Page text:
Derivative Pricing in Discrete Time introduces the basic ideas of financial derivatives with a minimum of prerequisites. The presentation is mathematical but not overly technical. An undergraduate who has come to accept that life requires more than two variables (and an occasional proof) should feel comfortable here. Indeed, as an undergraduate-level mathematical treatment of the subject, this is the best textbook I have seen. The book is refreshingly straightforward and keeps its eye on essential issues such as replicating portfolios, no-arbitrage conditions, risk-neutral probabilities and the importance of complete markets for the theory. There is none of the filler that appears in many undergraduate books on financial derivatives, such as chapters on straddles and strangles and spreads.
The book seems ideal for self-study, and in the course of a semester a motivated student should be able to attempt all of the problems in the book, and solve most of them. The main theoretical ideas are established in the simplest possible contexts, before introducing the usual binomial pricing model and American options. There is a brief final chapter that discusses things passed over before, such as interest rate models and transaction costs. I would recommend the book to students preparing for financial careers, such as actuaries. Practical pricing models should make more sense with the theoretical grounding provided by this book.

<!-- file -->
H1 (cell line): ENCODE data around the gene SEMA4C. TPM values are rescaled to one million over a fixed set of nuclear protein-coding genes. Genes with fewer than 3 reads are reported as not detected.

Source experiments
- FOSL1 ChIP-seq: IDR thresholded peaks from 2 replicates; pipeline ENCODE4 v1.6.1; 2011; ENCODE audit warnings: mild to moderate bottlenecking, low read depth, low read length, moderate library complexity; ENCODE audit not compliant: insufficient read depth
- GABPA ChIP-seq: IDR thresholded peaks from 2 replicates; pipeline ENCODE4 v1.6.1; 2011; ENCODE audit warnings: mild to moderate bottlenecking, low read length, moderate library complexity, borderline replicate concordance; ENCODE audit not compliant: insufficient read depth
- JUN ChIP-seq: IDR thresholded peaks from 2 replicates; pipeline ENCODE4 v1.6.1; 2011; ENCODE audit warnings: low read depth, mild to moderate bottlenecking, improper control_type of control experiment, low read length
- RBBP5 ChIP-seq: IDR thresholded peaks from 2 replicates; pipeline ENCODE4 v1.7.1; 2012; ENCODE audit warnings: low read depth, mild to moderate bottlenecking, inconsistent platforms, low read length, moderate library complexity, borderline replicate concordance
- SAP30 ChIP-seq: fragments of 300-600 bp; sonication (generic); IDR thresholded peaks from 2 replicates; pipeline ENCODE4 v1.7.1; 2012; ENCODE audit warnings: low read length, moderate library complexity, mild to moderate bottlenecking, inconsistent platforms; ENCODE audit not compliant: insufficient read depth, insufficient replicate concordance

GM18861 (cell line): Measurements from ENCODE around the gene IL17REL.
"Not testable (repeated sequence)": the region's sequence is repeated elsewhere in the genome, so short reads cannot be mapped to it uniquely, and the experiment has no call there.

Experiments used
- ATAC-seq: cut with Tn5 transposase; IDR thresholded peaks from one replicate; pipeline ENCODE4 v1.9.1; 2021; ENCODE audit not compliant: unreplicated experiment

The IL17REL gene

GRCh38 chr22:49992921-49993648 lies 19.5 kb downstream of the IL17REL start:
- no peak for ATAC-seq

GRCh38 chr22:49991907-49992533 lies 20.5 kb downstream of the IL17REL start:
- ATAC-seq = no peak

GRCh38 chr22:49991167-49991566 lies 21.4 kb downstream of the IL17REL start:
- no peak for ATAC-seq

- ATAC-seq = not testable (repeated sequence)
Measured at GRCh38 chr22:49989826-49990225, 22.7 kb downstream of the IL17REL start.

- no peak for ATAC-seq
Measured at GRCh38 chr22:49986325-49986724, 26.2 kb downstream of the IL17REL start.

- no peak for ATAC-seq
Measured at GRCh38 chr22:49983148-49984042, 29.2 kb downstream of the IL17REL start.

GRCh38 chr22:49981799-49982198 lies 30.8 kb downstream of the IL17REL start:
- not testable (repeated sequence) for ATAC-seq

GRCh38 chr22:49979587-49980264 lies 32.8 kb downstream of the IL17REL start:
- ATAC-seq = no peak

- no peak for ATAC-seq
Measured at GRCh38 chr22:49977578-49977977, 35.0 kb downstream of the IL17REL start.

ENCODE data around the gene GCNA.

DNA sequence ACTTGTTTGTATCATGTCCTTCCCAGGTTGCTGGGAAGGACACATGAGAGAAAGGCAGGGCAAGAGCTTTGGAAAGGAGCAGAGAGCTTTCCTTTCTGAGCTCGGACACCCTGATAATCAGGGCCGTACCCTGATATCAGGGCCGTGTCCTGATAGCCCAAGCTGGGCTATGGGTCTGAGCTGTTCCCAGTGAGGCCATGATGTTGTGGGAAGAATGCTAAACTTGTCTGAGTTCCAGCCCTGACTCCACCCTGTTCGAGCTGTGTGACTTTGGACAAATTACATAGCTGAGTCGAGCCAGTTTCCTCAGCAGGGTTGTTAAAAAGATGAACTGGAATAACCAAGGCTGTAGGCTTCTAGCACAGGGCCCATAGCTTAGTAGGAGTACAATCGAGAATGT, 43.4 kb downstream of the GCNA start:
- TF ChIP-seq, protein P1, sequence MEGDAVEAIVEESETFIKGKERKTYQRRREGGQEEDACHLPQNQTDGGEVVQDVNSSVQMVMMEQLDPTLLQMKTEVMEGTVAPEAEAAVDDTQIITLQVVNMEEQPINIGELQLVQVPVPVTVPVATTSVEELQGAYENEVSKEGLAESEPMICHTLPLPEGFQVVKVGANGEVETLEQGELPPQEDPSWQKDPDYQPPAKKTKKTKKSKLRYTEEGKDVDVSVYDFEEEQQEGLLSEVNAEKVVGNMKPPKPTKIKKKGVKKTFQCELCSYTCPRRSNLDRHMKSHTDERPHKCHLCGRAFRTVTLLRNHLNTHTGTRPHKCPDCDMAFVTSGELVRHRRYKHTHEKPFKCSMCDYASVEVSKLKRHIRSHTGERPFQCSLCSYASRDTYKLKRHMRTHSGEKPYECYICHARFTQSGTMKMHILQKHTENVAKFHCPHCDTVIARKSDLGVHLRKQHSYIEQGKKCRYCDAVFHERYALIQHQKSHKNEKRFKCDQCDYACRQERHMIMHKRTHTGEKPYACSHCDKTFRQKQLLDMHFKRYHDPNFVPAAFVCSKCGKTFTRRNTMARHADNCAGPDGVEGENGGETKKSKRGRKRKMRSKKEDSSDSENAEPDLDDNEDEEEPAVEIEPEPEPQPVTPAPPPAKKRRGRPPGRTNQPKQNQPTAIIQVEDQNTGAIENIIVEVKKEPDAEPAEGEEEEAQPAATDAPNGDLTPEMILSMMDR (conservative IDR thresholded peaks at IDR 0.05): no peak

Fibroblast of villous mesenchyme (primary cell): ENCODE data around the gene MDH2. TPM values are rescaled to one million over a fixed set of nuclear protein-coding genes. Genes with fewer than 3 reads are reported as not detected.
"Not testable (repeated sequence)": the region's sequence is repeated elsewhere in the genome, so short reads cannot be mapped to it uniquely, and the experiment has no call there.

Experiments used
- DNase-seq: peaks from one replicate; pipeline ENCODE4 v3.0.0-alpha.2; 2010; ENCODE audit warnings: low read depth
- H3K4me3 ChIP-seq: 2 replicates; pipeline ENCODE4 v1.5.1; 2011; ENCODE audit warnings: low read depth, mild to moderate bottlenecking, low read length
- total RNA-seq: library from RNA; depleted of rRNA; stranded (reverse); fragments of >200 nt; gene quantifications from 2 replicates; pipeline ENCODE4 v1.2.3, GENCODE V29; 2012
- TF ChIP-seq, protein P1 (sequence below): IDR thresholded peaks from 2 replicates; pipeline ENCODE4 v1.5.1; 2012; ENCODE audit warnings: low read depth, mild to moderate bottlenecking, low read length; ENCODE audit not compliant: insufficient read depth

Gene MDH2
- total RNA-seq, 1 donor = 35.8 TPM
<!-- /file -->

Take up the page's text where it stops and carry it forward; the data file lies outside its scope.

John Curran is Associate Professor of Mathematics and the coordinator of the Actuarial Science and Economics Program at Eastern Michigan University.